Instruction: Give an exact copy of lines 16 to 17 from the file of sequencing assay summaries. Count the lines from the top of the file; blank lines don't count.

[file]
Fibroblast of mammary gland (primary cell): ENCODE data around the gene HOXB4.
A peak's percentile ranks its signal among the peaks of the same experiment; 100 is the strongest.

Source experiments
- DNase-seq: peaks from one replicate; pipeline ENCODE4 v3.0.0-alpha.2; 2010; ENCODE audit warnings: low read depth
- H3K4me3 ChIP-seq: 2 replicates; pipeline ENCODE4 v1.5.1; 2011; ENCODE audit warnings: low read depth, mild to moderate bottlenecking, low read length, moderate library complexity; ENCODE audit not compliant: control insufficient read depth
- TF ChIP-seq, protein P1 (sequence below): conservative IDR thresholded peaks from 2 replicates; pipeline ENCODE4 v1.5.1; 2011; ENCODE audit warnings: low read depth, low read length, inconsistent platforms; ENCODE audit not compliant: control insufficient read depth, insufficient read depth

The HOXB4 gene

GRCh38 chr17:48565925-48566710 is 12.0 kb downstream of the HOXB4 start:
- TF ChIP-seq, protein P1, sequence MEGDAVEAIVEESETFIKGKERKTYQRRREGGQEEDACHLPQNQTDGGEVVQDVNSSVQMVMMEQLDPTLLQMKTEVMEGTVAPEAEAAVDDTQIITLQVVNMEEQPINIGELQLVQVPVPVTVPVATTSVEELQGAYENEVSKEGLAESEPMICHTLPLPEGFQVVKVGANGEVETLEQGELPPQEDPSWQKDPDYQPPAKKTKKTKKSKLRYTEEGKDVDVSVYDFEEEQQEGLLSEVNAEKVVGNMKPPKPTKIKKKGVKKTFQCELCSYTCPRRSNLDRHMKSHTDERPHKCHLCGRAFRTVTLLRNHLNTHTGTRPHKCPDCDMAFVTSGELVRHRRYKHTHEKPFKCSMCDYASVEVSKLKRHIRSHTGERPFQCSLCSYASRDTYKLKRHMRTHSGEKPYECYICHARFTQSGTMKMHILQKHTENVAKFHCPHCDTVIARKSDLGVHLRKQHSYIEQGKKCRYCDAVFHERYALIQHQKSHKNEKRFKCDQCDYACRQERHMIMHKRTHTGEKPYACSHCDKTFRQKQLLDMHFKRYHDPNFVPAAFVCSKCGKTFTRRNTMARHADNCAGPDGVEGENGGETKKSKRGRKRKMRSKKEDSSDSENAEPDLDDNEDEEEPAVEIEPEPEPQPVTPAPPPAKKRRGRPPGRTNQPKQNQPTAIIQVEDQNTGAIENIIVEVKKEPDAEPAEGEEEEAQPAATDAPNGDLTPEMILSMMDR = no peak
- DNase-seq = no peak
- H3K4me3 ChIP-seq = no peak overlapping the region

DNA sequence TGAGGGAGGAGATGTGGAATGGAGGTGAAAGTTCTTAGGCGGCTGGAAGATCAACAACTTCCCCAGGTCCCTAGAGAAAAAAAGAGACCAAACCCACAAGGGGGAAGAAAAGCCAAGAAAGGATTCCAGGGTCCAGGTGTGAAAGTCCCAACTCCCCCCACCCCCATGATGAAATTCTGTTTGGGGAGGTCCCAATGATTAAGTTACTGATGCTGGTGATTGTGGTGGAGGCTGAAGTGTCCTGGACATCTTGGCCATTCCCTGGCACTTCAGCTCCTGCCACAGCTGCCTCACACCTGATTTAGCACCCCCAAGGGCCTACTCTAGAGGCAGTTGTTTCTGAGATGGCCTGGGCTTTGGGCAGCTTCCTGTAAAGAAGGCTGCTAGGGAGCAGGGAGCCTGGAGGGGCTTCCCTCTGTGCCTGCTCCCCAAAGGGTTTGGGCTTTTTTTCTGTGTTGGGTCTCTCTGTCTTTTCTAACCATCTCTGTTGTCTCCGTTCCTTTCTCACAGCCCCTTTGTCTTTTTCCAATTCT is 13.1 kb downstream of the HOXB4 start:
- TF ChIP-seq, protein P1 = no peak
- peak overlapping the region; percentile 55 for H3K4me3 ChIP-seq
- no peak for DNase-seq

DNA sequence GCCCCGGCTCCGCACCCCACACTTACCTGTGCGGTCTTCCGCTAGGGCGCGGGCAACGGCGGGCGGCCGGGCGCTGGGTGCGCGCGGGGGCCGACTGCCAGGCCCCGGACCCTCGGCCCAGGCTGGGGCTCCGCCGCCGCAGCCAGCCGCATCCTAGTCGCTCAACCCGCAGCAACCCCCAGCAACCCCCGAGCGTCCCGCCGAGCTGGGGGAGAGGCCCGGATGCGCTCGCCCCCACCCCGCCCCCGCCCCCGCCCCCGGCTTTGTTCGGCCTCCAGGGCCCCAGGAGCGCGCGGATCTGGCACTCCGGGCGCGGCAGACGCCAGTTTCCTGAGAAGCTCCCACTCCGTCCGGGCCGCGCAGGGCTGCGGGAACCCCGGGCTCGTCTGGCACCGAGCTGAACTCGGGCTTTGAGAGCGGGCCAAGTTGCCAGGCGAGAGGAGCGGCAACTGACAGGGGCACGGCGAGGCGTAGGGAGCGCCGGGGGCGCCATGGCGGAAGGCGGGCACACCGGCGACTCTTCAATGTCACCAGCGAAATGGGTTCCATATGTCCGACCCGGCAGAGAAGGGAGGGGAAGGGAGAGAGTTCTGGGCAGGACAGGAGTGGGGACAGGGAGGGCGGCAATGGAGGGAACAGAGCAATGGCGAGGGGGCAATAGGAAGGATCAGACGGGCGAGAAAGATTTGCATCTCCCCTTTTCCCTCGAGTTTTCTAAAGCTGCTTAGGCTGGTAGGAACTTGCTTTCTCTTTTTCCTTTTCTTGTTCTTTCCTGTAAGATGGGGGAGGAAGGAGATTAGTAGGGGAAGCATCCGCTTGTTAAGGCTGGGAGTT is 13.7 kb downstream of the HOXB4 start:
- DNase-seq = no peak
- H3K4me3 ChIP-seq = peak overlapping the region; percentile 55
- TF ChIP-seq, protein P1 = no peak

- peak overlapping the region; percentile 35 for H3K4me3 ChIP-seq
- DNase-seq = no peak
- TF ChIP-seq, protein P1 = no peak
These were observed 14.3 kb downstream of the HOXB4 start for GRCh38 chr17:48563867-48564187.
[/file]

DNA sequence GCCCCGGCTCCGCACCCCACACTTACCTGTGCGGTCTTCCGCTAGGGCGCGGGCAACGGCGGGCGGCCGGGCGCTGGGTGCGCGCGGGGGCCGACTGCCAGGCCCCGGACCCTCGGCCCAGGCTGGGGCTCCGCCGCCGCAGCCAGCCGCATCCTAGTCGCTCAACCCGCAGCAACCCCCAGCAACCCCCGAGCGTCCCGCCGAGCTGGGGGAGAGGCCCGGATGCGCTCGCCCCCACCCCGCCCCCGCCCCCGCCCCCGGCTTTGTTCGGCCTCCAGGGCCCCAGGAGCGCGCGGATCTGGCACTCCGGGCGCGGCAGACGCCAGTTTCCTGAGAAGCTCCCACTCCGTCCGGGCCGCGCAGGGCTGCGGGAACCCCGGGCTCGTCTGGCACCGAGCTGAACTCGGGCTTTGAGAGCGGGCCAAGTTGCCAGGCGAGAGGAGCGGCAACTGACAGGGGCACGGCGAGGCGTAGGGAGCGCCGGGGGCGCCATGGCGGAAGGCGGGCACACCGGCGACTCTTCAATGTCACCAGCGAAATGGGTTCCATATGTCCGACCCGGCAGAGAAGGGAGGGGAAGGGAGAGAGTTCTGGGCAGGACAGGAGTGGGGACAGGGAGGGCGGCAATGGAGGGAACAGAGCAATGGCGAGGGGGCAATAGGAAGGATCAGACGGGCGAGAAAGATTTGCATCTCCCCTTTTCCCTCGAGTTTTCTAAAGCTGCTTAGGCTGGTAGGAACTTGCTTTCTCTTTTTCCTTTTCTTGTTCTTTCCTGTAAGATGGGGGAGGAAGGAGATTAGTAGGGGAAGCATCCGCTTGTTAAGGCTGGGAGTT is 13.7 kb downstream of the HOXB4 start:
- DNase-seq = no peak